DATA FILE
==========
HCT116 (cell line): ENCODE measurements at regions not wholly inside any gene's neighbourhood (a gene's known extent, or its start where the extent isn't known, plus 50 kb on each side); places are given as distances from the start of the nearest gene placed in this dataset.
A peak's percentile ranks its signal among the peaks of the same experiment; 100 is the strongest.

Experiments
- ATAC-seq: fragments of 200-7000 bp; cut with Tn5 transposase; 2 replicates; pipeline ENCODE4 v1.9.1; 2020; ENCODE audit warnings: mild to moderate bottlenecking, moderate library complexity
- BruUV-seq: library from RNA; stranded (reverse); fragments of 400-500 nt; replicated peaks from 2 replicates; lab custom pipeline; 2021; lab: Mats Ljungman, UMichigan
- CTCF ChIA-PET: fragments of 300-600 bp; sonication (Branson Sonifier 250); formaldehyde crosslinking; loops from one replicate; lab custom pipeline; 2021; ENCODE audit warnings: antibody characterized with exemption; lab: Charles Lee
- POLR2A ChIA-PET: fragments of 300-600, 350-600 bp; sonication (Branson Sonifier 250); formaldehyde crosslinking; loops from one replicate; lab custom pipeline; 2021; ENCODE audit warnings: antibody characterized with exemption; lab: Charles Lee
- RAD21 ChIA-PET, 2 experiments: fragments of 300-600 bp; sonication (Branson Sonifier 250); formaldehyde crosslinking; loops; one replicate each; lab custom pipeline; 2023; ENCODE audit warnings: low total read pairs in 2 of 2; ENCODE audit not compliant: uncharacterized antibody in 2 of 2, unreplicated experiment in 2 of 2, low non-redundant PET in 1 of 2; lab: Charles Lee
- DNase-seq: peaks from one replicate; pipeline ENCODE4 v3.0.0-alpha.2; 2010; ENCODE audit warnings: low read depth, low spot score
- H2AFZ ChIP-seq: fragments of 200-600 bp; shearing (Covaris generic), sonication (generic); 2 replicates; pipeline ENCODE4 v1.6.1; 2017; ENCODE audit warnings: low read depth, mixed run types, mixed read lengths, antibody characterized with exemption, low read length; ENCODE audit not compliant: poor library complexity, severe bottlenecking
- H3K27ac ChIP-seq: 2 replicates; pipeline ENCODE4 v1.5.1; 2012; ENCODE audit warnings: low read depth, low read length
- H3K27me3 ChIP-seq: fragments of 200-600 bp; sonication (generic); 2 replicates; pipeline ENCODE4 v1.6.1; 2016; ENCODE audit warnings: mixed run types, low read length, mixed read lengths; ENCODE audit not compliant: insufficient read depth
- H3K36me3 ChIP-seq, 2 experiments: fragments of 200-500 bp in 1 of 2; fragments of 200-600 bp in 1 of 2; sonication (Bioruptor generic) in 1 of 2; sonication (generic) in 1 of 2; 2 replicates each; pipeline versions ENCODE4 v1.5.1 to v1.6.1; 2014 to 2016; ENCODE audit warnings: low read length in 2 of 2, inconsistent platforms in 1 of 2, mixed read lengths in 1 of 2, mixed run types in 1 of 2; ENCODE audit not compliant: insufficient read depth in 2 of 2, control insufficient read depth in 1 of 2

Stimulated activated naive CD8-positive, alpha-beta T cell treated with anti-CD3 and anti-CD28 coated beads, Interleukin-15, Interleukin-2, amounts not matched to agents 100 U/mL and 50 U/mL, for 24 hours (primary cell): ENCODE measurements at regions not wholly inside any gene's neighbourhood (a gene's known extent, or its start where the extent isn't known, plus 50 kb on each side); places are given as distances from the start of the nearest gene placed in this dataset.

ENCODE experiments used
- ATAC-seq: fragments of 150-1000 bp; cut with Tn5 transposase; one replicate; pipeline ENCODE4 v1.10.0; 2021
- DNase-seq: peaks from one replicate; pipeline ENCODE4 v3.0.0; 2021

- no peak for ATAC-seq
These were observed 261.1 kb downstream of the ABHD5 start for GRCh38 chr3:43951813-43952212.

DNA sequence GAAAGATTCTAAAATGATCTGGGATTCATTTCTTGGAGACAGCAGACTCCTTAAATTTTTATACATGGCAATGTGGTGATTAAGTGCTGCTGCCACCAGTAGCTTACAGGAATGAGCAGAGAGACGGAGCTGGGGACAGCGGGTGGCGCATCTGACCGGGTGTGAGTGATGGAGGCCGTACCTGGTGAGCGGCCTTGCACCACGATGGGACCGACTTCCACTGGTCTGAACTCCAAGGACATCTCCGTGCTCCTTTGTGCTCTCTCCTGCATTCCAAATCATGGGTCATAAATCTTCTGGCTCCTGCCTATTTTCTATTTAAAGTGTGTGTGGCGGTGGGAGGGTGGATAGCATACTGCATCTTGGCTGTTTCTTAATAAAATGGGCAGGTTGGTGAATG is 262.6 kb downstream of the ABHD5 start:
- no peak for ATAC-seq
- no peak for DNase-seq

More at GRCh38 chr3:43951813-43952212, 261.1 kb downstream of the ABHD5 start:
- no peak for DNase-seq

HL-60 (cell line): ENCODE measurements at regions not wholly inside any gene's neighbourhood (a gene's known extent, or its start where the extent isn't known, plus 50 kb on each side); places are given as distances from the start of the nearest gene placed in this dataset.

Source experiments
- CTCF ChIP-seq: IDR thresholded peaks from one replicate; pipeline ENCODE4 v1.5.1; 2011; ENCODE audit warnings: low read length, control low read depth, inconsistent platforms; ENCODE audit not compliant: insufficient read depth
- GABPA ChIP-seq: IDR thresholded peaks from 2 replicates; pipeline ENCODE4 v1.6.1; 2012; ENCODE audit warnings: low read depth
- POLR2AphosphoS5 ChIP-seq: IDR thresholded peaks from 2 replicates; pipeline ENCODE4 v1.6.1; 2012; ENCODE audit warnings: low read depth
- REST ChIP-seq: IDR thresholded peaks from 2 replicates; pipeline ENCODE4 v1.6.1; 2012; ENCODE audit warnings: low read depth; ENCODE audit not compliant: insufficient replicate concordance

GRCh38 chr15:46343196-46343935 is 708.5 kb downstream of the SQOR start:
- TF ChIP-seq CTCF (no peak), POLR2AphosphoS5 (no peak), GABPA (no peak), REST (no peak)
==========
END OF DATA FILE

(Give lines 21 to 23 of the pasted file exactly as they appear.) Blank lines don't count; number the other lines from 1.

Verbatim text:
- no peak for ATAC-seq
- no peak for DNase-seq

More at GRCh38 chr3:43951813-43952212, 261.1 kb downstream of the ABHD5 start: